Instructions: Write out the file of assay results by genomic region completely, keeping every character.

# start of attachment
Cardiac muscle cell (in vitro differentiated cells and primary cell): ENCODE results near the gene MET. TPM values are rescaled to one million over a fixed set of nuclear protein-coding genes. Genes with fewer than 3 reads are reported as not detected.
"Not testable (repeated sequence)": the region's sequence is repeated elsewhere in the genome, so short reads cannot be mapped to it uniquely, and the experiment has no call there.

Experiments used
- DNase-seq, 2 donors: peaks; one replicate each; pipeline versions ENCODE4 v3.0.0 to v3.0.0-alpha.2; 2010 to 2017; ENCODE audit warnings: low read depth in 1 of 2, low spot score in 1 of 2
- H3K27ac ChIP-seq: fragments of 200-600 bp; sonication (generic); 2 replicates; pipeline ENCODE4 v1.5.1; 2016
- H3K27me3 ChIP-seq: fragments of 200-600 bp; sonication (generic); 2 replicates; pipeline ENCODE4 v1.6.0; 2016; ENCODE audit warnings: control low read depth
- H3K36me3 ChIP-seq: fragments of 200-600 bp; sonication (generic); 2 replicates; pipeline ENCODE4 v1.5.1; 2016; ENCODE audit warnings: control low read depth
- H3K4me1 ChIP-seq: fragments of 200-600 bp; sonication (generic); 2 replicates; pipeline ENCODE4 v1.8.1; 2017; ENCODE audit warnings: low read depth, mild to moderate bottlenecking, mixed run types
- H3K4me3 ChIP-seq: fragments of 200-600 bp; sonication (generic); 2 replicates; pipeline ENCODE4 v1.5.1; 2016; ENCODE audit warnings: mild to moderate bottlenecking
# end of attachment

Cardiac muscle cell (in vitro differentiated cells and primary cell): ENCODE results near the gene MET. TPM values are rescaled to one million over a fixed set of nuclear protein-coding genes. Genes with fewer than 3 reads are reported as not detected.
"Not testable (repeated sequence)": the region's sequence is repeated elsewhere in the genome, so short reads cannot be mapped to it uniquely, and the experiment has no call there.

Experiments used
- DNase-seq, 2 donors: peaks; one replicate each; pipeline versions ENCODE4 v3.0.0 to v3.0.0-alpha.2; 2010 to 2017; ENCODE audit warnings: low read depth in 1 of 2, low spot score in 1 of 2
- H3K27ac ChIP-seq: fragments of 200-600 bp; sonication (generic); 2 replicates; pipeline ENCODE4 v1.5.1; 2016
- H3K27me3 ChIP-seq: fragments of 200-600 bp; sonication (generic); 2 replicates; pipeline ENCODE4 v1.6.0; 2016; ENCODE audit warnings: control low read depth
- H3K36me3 ChIP-seq: fragments of 200-600 bp; sonication (generic); 2 replicates; pipeline ENCODE4 v1.5.1; 2016; ENCODE audit warnings: control low read depth
- H3K4me1 ChIP-seq: fragments of 200-600 bp; sonication (generic); 2 replicates; pipeline ENCODE4 v1.8.1; 2017; ENCODE audit warnings: low read depth, mild to moderate bottlenecking, mixed run types
- H3K4me3 ChIP-seq: fragments of 200-600 bp; sonication (generic); 2 replicates; pipeline ENCODE4 v1.5.1; 2016; ENCODE audit warnings: mild to moderate bottlenecking